The implementation of the Affordable Care Act (ACA) significantly changed insurance regulation in the individual and small-group health insurance markets. The ACA included a budget-neutral risk-adjustment program intended to prevent adverse selection by transferring payments to insurers who have higher-risk enrollees as reflected in their claims and supplemental data submitted to the EDGE server. Unlike the Medicare Advantage risk adjustment program, the ACA's risk adjustment program requires insurance plans in the individual and small group markets with healthier risk populations to transfer funds to plans with costlier risk populations.

Since the start of risk adjustment in 2014, various courts have upheld the RA methodology despite challenges in 2017 and 2018, and CMS states that the program continues to work as intended. Risk scores increased slightly between 2018 and 2019 as well, and effectuated coverage dropped from 10.6 million individuals in February 2019 to 9.1 million individuals in December 2019, with an average month effectuated enrollment of 9.8 million individuals, which is slightly lower than 2018.

In 2019, 561 issuers participated for a total transfer amount of $10.8 billion, with $5.4 billion in payments to plans with costlier risk populations, and $5.4 billion in charges to those with healthier populations; up from $10.4 billion in 2018. Individual market accounted for the largest share at about $7.98 billion. Non-grandfathered plans in the individual and small group markets, inside and outside of the marketplaces, participate in the risk adjustment program. Blues plans fared the best at $2.4 billion received; Kaiser not so much at nearly $1 billion paid to CMS. Centene and Molina also owe significant risk adjustment transfers. Some critics of the risk adjustment program maintain that although CMS might state that risk adjustment is working as intended large transfers increase market instability, decreases competition and affordability, and creates incentives for insurers to avoid the healthy and thus creates an unbalanced risk pool. As a result, smaller and regionally based insurers have left the market.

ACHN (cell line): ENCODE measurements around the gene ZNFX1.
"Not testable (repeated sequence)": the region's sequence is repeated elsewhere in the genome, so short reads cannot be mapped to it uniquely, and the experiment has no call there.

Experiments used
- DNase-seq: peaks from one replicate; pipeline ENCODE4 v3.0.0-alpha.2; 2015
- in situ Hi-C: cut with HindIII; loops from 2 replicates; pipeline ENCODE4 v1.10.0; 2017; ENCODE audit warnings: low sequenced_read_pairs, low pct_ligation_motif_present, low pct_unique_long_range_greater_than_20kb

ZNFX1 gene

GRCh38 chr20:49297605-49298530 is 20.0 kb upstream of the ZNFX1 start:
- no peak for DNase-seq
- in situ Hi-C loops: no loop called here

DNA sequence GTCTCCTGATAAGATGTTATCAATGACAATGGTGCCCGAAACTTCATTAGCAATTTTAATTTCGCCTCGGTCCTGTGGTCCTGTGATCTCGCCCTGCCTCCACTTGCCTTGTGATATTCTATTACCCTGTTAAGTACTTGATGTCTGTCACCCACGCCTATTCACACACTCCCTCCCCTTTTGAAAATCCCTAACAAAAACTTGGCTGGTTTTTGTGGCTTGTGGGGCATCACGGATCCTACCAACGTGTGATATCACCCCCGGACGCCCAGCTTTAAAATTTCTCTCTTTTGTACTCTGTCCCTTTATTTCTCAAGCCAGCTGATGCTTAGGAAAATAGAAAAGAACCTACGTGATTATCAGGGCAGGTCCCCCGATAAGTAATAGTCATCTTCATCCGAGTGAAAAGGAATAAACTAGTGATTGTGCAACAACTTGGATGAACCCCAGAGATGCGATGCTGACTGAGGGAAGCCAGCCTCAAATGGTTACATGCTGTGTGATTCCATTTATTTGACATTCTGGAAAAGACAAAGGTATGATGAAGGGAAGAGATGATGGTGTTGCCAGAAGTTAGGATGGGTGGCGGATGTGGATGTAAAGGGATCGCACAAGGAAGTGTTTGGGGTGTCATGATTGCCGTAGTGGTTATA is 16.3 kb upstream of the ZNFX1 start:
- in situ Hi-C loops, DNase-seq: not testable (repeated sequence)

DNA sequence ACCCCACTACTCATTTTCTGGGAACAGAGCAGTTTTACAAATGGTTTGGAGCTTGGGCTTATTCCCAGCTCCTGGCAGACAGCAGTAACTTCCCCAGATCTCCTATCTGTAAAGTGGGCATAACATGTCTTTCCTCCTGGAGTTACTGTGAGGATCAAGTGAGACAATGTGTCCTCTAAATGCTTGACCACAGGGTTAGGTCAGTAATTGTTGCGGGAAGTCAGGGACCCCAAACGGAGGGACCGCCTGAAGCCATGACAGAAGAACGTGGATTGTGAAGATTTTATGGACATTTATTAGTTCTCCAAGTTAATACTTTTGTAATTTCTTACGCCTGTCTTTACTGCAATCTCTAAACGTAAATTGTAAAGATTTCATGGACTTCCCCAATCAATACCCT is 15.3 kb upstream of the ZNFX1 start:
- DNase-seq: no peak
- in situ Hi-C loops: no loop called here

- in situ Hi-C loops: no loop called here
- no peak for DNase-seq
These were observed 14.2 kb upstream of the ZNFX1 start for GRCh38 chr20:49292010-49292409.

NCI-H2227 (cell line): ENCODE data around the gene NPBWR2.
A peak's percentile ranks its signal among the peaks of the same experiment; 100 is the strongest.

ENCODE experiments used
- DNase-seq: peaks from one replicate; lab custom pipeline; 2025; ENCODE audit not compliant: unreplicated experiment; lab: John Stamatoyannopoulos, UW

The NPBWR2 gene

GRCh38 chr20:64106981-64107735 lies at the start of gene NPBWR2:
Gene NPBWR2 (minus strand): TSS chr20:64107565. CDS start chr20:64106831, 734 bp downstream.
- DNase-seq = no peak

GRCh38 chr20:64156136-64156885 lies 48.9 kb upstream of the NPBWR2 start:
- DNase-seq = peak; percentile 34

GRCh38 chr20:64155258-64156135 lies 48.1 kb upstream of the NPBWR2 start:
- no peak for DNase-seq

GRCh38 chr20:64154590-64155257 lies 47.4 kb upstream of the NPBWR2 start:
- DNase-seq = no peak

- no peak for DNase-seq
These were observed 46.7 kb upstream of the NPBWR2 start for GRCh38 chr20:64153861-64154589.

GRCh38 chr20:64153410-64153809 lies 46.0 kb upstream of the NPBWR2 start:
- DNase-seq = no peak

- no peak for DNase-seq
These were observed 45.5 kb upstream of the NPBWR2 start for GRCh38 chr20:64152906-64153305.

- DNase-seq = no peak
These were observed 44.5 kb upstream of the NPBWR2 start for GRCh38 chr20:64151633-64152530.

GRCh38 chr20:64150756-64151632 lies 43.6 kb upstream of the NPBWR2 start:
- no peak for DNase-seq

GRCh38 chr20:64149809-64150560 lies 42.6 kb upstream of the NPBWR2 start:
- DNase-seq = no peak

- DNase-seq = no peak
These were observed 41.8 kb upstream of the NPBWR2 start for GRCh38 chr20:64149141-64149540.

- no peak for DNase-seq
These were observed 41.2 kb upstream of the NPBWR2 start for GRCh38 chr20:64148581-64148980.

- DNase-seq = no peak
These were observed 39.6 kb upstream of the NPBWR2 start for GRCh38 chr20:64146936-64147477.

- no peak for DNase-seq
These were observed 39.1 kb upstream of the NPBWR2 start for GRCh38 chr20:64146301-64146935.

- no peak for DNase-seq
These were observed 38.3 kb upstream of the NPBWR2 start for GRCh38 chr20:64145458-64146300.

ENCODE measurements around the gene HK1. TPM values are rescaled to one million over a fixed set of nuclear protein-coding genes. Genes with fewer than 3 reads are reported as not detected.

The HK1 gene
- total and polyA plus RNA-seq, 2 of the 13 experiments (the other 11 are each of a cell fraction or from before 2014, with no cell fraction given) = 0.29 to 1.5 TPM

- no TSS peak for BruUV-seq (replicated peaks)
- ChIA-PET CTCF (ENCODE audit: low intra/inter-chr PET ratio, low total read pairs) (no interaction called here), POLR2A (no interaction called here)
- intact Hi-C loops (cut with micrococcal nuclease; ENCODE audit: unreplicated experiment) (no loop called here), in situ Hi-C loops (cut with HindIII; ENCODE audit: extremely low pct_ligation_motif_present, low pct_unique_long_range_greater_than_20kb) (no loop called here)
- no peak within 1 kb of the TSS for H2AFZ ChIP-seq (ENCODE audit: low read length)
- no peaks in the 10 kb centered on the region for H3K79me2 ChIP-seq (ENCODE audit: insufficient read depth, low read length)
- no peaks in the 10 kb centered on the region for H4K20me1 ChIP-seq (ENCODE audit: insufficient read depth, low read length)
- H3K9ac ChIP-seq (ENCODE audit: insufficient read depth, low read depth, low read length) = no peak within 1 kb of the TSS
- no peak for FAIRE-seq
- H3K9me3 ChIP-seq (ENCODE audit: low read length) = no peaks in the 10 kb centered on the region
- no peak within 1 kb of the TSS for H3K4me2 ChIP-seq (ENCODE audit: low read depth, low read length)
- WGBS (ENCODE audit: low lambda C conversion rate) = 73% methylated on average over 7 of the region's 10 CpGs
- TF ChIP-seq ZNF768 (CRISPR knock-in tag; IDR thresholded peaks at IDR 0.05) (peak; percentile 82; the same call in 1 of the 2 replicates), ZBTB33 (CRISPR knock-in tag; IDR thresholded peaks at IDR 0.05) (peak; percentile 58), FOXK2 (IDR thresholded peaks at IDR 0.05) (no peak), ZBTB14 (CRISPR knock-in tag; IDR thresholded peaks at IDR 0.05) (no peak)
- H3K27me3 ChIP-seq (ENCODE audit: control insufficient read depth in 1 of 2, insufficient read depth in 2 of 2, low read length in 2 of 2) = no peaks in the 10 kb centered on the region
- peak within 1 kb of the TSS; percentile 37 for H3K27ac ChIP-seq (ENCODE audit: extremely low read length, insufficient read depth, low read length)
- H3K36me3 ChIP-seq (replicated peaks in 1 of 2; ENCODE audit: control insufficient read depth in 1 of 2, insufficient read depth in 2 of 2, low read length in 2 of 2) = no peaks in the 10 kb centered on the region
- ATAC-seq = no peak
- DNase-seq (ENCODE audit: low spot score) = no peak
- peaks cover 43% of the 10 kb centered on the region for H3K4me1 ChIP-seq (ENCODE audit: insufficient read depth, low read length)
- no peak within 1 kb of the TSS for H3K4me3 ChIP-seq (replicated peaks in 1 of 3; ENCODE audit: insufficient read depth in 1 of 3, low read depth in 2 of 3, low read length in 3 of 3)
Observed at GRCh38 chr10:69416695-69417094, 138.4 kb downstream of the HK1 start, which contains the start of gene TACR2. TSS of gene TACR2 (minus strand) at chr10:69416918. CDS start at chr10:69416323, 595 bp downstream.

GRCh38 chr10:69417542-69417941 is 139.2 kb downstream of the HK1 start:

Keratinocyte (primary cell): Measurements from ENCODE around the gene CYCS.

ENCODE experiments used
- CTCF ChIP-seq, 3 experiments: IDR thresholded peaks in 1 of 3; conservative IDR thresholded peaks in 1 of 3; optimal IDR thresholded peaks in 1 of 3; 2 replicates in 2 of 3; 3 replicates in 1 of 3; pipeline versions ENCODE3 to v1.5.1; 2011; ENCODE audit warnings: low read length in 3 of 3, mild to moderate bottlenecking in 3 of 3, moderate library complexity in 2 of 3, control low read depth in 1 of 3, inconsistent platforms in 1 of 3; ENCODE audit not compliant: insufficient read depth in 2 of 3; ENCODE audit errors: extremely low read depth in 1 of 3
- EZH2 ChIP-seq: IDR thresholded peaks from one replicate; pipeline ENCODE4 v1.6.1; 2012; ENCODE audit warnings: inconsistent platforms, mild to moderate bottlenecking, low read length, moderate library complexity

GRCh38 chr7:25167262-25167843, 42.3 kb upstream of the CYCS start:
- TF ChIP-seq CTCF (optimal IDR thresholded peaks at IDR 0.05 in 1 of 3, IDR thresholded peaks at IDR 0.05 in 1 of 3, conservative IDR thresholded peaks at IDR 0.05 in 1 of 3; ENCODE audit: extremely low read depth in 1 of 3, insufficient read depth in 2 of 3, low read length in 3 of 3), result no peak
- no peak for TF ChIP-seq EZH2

However, there may be hope for smaller insurers. On the watch list for 2020 are the six new states that are shifting away from the federal insurance exchange to run their own online marketplaces. These are Maine, New Mexico, New Jersey, Nevada, Oregon and Pennsylvania. They will join 12 states and the District of Columbia with self-contained exchanges. Since 2014, states using the federal marketplaces have seen an 87% rise in premiums, while state exchanges saw 47% growth. The states making the shift claim that they can run their own exchanges more efficiently and can better respond to their population's unique needs, and have learned this through the accumulation of data and robust analytics since the start of premium stabilization programs in 2014.

 

Dawn Carter
Director, Product Strategy
Centauri Health Solutions, Inc.